Supporting the direct involvement of students with disabilities in functional assessment through use of Talking Mats®

Supporting the direct involvement of students with disabilities in functional assessment through... PurposeBowring et al. describe ways of using the Behavior Problems Inventory – Short Form, illustrating how to use clinical norms to evaluate change. This commentary focuses on the importance of considering information gained directly from people with intellectual and developmental disabilities (IDD) during assessment. The paper aims to discuss these issues.Design/methodology/approachA pilot project involved interviews with four children with IDD. A Talking Mats® (TM) framework was used to gather children’s views regarding challenging behaviours (CBs) and variables relevant to a functional behavioural assessment, such as things they found to be reinforcing, things that set the occasion for CB and things that helped prevent this.FindingsThe children were able to provide information and insight into several areas that are influential in the maintenance of behaviour that challenges. Some of this information may not have been obtainable from other sources or informants using traditional assessment methods alone.Originality/valueGathering the views of people with IDD is important. The Convention on the Rights of Persons with Disabilities (United Nations, 2009) states that people have the right to be heard. Many people with IDD have difficulties communicating. A TM framework is one method by which people may be able to express their views. Taking the views of the individual into account during the process of gathering information about behaviours that challenge should lead to greater understanding of the functions of any behaviours and therefore to more targeted, acceptable and effective forms of support. http://www.deepdyve.com/assets/images/DeepDyve-Logo-lg.png Tizard Learning Disability Review Emerald Publishing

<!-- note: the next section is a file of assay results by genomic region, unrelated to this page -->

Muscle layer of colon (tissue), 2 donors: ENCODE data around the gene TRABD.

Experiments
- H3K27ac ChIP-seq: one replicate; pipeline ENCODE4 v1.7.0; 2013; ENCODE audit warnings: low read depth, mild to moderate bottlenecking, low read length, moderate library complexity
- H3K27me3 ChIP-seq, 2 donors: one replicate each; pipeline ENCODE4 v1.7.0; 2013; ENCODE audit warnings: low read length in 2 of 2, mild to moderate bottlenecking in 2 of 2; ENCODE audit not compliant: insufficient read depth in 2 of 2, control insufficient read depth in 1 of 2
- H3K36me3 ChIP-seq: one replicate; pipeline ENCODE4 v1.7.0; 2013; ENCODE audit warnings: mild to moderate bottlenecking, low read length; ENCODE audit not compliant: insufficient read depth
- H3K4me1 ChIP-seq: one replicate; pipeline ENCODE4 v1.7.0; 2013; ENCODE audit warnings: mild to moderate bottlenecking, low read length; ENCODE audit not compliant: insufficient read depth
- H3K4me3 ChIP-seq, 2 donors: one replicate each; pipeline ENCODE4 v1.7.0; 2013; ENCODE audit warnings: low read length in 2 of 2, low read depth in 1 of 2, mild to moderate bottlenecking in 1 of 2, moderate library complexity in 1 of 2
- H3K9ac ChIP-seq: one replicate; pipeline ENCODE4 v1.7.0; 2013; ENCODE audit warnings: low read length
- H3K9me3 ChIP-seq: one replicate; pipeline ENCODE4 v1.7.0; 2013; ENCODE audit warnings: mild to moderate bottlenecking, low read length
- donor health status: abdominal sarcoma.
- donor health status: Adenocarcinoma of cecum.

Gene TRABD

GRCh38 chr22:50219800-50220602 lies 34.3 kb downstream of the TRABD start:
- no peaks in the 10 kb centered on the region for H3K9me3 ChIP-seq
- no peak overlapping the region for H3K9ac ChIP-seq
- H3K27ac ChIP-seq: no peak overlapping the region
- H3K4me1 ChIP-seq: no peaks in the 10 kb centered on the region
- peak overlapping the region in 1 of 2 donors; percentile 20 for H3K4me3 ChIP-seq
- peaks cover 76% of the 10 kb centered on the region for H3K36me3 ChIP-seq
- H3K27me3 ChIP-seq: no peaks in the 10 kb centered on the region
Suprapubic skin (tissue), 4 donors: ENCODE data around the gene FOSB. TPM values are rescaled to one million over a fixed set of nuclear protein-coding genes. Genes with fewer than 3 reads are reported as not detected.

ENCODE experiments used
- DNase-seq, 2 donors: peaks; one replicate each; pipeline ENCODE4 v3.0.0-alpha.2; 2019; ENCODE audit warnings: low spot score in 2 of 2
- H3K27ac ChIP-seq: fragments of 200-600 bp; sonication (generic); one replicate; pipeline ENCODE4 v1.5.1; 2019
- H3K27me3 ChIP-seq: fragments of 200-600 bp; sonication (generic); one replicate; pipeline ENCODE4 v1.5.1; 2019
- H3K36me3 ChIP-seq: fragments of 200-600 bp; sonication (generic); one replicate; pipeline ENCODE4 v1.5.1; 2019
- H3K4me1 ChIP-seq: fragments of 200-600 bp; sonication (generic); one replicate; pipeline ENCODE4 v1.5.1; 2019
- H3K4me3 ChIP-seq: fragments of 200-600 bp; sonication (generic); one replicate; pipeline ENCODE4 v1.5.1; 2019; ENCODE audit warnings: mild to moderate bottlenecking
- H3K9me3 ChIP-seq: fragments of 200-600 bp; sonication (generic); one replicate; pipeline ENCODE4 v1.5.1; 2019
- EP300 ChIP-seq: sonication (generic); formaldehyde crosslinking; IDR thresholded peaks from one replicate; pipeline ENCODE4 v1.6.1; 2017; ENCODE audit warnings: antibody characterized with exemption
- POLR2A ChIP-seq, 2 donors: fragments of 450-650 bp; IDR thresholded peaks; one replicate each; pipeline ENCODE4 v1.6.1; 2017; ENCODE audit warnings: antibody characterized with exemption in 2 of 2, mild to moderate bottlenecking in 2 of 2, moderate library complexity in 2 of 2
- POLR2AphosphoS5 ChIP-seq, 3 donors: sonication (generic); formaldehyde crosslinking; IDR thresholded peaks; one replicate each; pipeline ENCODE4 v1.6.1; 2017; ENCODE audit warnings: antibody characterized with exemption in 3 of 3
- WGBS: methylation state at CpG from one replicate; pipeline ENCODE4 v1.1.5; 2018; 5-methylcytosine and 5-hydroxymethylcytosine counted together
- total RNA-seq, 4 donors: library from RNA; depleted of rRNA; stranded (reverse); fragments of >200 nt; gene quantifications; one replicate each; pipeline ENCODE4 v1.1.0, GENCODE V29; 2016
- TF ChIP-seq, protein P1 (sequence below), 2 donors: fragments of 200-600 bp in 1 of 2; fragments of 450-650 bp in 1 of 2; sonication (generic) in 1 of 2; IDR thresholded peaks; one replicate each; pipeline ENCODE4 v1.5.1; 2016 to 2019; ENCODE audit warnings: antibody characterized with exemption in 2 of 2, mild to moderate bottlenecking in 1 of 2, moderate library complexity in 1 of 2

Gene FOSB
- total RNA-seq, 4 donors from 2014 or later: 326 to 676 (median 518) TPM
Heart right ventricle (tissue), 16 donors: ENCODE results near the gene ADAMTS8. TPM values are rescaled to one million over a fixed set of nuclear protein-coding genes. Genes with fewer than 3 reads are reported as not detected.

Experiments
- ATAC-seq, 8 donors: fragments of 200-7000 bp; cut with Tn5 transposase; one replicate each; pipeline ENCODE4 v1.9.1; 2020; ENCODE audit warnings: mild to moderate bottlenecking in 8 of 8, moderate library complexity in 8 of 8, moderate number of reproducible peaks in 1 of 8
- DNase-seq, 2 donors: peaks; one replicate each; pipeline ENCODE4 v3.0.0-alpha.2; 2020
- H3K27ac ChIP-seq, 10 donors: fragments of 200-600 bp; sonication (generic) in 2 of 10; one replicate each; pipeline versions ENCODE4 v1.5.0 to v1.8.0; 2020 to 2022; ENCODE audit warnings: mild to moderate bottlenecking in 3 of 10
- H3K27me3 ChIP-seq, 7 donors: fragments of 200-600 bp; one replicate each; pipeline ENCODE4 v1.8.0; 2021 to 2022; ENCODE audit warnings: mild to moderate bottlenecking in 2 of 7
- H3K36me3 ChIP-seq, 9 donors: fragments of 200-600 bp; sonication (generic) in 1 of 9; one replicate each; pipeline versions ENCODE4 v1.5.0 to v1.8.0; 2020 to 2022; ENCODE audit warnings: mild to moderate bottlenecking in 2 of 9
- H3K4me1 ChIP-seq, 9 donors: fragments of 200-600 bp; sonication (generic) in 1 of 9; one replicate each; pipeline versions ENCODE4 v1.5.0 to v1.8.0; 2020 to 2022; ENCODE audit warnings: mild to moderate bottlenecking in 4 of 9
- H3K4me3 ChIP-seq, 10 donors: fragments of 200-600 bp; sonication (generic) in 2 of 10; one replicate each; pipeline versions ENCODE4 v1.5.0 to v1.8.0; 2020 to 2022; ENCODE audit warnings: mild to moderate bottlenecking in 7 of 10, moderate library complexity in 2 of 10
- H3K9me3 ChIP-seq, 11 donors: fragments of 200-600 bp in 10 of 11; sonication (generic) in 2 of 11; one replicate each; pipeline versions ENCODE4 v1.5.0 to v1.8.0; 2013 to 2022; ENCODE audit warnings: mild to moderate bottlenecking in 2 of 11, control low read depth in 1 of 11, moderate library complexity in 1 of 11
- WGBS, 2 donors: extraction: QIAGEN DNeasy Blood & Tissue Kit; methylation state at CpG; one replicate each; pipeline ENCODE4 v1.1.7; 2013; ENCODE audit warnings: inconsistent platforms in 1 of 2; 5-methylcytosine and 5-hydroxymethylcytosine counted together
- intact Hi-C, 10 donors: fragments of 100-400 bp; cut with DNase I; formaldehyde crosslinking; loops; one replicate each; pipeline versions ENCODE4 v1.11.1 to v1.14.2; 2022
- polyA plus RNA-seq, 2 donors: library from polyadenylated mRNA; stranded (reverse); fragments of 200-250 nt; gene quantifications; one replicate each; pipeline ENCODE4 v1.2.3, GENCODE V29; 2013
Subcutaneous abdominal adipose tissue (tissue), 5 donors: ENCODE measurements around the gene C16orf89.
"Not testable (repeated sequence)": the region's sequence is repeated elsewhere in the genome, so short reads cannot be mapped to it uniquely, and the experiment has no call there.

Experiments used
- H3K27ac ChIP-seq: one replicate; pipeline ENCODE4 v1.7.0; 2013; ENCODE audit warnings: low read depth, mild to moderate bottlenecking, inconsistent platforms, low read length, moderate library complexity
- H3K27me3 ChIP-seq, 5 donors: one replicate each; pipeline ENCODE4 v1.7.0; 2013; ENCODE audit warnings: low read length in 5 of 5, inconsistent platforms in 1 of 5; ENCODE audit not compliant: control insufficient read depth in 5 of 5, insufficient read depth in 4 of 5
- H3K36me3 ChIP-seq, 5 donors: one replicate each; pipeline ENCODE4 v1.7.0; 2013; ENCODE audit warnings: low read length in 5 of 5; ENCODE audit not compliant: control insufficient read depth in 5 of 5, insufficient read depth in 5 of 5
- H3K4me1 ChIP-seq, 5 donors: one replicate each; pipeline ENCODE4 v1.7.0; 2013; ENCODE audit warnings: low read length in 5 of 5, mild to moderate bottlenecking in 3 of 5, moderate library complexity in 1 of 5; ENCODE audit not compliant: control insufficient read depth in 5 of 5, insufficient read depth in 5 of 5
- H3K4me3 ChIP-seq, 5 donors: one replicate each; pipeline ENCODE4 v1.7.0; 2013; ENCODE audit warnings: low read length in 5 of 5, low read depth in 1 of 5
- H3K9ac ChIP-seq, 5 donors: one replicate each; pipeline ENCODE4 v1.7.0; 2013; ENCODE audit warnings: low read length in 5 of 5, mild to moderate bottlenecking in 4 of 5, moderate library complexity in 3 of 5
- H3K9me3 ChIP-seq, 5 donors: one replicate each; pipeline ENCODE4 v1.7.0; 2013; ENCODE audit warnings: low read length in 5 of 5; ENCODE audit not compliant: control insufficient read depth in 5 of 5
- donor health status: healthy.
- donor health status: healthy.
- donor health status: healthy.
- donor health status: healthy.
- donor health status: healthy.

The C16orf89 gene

Supporting the direct involvement of students with disabilities in functional assessment through use of Talking Mats®

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Publisher
Emerald Publishing
Copyright
Copyright © Emerald Group Publishing Limited
ISSN
1359-5474
DOI
10.1108/TLDR-01-2018-0004
Publisher site
See Article on Publisher Site

Abstract

PurposeBowring et al. describe ways of using the Behavior Problems Inventory – Short Form, illustrating how to use clinical norms to evaluate change. This commentary focuses on the importance of considering information gained directly from people with intellectual and developmental disabilities (IDD) during assessment. The paper aims to discuss these issues.Design/methodology/approachA pilot project involved interviews with four children with IDD. A Talking Mats® (TM) framework was used to gather children’s views regarding challenging behaviours (CBs) and variables relevant to a functional behavioural assessment, such as things they found to be reinforcing, things that set the occasion for CB and things that helped prevent this.FindingsThe children were able to provide information and insight into several areas that are influential in the maintenance of behaviour that challenges. Some of this information may not have been obtainable from other sources or informants using traditional assessment methods alone.Originality/valueGathering the views of people with IDD is important. The Convention on the Rights of Persons with Disabilities (United Nations, 2009) states that people have the right to be heard. Many people with IDD have difficulties communicating. A TM framework is one method by which people may be able to express their views. Taking the views of the individual into account during the process of gathering information about behaviours that challenge should lead to greater understanding of the functions of any behaviours and therefore to more targeted, acceptable and effective forms of support.

Journal

Tizard Learning Disability ReviewEmerald Publishing

Published: Apr 3, 2018

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